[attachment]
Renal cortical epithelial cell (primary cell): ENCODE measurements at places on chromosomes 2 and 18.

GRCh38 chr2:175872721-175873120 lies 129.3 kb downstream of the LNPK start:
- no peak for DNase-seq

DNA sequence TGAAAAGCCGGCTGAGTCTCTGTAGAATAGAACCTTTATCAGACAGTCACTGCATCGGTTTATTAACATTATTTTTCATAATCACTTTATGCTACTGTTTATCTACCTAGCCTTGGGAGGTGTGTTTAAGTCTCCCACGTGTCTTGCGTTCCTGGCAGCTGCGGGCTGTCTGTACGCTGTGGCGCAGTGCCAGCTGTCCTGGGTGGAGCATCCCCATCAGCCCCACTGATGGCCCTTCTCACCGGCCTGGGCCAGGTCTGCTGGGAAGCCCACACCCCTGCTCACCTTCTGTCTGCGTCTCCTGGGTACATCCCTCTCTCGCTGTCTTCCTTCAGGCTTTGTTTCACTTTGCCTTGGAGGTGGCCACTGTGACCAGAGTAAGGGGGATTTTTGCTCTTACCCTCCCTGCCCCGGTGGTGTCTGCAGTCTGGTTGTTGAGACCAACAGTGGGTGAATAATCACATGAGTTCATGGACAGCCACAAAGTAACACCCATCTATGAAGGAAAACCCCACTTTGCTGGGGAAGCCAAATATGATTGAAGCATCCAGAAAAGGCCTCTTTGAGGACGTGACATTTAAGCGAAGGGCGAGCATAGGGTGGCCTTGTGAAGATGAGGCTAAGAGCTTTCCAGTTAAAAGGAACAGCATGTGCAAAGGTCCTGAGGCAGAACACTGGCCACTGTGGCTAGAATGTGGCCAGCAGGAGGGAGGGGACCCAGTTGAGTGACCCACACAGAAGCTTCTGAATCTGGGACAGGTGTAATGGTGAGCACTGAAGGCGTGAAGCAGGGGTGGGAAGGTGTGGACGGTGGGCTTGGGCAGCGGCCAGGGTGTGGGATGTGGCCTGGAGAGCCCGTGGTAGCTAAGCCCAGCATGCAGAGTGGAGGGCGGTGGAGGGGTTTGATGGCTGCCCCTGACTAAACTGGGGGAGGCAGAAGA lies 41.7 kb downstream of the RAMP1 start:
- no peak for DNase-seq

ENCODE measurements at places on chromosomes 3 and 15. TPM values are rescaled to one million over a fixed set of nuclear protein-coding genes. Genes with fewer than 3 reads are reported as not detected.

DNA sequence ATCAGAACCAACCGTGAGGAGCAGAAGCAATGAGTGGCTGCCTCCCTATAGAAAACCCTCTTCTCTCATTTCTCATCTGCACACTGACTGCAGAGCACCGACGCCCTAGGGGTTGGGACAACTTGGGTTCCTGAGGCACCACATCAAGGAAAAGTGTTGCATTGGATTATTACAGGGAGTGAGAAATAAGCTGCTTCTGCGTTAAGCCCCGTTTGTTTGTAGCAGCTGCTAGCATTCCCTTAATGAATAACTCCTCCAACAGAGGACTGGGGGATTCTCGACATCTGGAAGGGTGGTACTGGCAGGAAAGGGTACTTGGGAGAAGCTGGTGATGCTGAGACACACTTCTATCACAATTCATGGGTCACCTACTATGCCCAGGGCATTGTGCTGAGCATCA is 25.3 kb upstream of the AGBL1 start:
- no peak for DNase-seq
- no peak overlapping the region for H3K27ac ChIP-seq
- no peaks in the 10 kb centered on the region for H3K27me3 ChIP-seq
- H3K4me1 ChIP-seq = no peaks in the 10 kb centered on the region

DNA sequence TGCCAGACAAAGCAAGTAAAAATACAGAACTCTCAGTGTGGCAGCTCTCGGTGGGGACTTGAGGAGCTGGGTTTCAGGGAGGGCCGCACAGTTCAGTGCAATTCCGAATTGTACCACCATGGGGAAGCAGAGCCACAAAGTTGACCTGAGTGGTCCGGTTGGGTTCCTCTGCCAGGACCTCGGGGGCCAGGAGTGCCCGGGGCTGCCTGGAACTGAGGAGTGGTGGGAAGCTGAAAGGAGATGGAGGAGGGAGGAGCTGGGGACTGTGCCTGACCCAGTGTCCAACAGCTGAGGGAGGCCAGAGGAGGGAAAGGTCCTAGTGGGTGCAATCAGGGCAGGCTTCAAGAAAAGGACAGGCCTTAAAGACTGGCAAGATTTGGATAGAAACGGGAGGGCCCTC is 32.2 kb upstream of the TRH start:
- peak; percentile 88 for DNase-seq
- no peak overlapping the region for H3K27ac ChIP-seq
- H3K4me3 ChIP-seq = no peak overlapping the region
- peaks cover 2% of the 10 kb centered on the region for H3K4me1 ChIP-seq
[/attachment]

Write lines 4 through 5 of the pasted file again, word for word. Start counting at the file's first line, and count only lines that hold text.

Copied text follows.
DNA sequence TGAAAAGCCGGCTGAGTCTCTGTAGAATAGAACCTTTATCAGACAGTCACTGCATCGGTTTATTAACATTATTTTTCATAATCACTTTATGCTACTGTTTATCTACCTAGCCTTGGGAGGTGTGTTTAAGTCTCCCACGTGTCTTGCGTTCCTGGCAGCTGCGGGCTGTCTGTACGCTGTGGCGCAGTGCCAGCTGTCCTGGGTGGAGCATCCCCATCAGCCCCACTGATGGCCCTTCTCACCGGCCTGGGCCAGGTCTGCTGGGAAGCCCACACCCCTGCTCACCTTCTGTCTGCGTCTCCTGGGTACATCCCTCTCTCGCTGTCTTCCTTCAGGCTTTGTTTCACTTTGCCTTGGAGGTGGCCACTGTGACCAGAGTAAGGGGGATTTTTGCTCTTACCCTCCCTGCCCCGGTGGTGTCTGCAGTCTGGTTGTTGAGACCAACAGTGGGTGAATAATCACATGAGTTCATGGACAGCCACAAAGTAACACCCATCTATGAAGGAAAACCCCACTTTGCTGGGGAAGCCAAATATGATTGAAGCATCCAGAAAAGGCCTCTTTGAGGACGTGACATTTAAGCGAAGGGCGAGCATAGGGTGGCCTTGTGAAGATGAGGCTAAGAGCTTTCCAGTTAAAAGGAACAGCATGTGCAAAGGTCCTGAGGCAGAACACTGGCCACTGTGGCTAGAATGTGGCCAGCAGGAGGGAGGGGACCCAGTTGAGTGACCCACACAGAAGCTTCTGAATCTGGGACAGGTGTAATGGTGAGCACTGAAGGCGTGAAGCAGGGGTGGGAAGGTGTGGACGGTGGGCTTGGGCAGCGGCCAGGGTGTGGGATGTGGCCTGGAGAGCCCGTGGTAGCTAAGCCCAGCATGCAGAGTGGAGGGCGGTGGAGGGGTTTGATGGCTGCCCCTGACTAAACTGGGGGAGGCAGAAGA lies 41.7 kb downstream of the RAMP1 start:
- no peak for DNase-seq